That change was the emergence of streaming. “Netflix saved us in that it allowed folks to catch up on Breaking Bad and binge-watch it,” he says.
“Netflix seemed to be the natural home for it given what Netflix had done for the original series,” Jeff Frost, president of production company Sony Pictures Television, tells Fortune. “They exposed it to this wide range of demographics and made it the cultural phenomenon that it is.”
In the Breaking Bad series finale, “Felina,” Walter heroically opens fire on a neo-Nazi compound with a machine gun in his trunk, enabling a once-enslaved Jesse to speed off into the desert. Gilligan wanted to make a stand-alone film to tell the rest of Jesse’s story, but AMC passed since it doesn’t make one-off films.
“With that in mind, I always want to ‘dance with the girl that brung ya,’ so to speak,” Gilligan says.
El Camino gave fans closure for Jesse, brought back deceased characters Walter, Mike, exterminator-burglar Todd Alquist (Jesse Plemons), and Jesse’s girlfriend Jane Margolis (Krysten Ritter) in flashbacks, and stands at 91% on Rotten Tomatoes.
No ‘master plan’
No matter where the Breaking Bad property grows both in storytelling and in marketing scale, Gilligan tries to never “put the cart before the horse.”
“Our first thought, always, is to never do anything that would damage the Breaking Bad or the Better Call Saul brand,” he says. “But having said that, we’re always looking for fun and offbeat ways to give our fans the opportunity to own a little piece of the show.”
At times, Breaking Bad merchandise has earned less-than-kind reviews. A 2014 Vice article insisted that it “[cheapens] the show’s legacy,” saying that the T-shirts, candy, and dolls “encourage an afterlife of costume parties and dorm posters.”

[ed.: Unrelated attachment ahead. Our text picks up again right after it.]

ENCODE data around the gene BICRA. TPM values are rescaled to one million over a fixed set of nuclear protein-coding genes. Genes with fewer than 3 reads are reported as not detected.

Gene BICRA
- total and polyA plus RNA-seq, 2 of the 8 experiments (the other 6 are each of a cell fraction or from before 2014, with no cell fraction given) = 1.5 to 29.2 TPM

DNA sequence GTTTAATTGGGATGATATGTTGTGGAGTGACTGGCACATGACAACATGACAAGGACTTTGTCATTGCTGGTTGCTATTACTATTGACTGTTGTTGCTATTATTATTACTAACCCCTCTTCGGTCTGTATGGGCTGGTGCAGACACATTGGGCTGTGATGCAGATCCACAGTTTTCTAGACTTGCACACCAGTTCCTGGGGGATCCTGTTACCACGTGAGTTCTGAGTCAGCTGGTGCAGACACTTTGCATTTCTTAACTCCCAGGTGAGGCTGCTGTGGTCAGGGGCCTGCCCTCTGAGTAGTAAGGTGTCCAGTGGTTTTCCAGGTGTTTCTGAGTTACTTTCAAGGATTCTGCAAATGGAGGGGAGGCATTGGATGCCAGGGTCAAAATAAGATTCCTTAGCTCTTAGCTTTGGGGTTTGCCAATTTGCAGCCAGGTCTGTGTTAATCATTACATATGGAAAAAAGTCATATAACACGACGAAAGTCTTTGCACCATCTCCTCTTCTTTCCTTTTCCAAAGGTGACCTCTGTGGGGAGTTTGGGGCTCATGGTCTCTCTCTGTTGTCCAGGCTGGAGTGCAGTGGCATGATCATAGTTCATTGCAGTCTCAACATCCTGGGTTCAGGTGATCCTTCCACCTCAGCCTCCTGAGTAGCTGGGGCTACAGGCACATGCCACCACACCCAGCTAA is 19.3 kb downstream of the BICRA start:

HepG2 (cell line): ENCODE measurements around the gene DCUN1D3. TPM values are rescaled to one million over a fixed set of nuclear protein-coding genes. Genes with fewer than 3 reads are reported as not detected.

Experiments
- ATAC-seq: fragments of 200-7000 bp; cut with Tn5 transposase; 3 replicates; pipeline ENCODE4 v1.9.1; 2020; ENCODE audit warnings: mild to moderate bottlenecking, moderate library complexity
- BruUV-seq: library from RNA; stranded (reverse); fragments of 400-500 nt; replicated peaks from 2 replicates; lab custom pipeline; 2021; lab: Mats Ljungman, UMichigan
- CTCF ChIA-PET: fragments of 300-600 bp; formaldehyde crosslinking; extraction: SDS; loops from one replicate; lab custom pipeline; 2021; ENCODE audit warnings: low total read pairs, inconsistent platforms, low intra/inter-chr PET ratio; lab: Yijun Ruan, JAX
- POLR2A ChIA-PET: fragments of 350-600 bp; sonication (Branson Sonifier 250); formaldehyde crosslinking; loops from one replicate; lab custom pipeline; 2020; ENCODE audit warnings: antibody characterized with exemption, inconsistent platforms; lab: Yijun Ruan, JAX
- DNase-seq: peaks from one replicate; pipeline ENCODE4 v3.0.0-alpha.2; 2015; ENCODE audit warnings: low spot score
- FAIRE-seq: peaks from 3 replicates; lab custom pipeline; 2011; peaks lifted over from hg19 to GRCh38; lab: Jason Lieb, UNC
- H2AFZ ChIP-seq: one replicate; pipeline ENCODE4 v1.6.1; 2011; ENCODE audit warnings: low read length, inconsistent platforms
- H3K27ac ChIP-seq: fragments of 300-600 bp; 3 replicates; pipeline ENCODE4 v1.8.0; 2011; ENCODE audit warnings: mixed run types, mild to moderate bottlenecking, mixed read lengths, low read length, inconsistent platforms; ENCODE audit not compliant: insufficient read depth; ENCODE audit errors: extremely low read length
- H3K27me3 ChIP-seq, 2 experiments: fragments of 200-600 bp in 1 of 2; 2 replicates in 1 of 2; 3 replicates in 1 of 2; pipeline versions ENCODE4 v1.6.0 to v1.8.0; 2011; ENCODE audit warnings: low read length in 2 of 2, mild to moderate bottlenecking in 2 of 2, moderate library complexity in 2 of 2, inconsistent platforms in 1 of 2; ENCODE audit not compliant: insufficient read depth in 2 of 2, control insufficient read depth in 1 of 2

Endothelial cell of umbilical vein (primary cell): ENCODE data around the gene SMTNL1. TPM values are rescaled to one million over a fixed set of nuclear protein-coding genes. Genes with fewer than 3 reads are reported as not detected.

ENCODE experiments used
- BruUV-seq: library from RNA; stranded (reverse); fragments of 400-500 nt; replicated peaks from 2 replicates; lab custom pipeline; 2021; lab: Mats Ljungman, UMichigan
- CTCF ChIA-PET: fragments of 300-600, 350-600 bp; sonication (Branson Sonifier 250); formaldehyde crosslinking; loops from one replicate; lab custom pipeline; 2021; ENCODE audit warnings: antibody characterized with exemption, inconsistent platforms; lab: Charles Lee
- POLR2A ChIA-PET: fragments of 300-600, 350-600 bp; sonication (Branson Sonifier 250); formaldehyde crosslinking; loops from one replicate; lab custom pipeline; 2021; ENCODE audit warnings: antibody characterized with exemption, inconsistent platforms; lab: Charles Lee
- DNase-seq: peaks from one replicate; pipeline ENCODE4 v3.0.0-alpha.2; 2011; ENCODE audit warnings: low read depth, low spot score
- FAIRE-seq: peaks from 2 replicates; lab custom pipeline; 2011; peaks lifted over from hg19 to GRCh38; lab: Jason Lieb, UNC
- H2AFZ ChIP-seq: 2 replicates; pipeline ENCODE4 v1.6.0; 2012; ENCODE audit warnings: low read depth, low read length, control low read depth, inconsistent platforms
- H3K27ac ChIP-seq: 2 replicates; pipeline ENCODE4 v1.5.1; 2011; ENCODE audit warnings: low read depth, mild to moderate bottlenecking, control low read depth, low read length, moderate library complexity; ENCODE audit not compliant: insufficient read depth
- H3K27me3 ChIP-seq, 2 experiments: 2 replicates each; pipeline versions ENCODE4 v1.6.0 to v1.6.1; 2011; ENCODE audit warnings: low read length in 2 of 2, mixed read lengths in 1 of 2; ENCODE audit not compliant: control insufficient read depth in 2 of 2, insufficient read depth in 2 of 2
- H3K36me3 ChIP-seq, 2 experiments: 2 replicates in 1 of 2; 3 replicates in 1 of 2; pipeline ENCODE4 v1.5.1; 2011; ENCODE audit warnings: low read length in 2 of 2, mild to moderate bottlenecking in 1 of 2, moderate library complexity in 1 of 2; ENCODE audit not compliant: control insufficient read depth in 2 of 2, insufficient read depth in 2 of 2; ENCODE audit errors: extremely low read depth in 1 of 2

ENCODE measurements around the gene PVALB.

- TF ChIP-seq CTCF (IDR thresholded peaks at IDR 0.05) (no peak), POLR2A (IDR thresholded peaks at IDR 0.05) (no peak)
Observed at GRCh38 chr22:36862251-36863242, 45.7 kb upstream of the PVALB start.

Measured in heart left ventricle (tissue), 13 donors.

But products aside, Breaking Bad–related shows and movies are where its legacy can be truly judged; critics say that Gilligan and Gould have stayed one step ahead of fans’ expectations.
“I was nervous about El Camino in concept but was reassured in its execution,” Donna Bowman, an A.V. Club writer who recapped Breaking Bad and now Better Call Saul, tells Fortune. “And a lot of people thought Better Call Saul was a terrible idea, giving a backstory to a character who didn’t need one, but they were wrong.”
“In some ways, Better Call Saul is better,” Alexander Zalben, the managing editor of Decider, tells Fortune. “Part of that is because they were still finding their way in the early episodes of Breaking Bad, [whereas] Better Call Saul knew itself immediately.”
With El Camino in the rearview mirror, Sony has “a lot of things in the works” for the Breaking Bad property, Frost says. “We’re going to make sure we give the audiences what they want.”
And as Gilligan gazes at an office wall of Breaking Bad knickknacks, the runoff of a show that seems to face limitless expansion into the 2020s, he admits he and Sony are basically winging it in the marketplace and that there was never a “master plan.”
“I’d love to pitch to Fortune magazine my great business acumen and my chess-master-like vision for the branding and the marketing of the show,” he says with a laugh. “We just kind of have fun with it and take it day by day, product by product, and company by company.”